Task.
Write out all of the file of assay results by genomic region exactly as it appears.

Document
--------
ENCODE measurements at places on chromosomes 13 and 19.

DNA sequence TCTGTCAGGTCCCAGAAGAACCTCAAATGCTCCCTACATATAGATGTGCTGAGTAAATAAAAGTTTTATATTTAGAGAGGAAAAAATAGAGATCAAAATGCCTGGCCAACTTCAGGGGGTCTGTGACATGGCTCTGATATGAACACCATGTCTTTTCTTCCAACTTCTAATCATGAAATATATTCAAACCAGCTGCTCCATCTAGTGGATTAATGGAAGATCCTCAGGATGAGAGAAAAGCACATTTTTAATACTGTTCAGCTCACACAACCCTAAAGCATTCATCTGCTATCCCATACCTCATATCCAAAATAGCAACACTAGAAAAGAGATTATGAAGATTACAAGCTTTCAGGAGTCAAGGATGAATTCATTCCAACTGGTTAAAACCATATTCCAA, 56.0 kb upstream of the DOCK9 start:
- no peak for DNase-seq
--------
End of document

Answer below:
ENCODE measurements at places on chromosomes 13 and 19.

DNA sequence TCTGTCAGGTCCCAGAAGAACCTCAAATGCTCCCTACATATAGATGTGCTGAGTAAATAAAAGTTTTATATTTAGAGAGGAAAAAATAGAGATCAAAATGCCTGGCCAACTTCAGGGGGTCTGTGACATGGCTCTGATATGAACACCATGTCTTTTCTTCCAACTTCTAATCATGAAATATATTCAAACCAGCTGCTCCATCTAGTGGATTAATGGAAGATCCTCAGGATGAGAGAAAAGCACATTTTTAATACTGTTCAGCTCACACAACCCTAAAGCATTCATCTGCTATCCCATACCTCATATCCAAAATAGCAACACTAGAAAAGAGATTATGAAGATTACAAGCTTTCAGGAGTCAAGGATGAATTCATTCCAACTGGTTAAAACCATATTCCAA, 56.0 kb upstream of the DOCK9 start:
- no peak for DNase-seq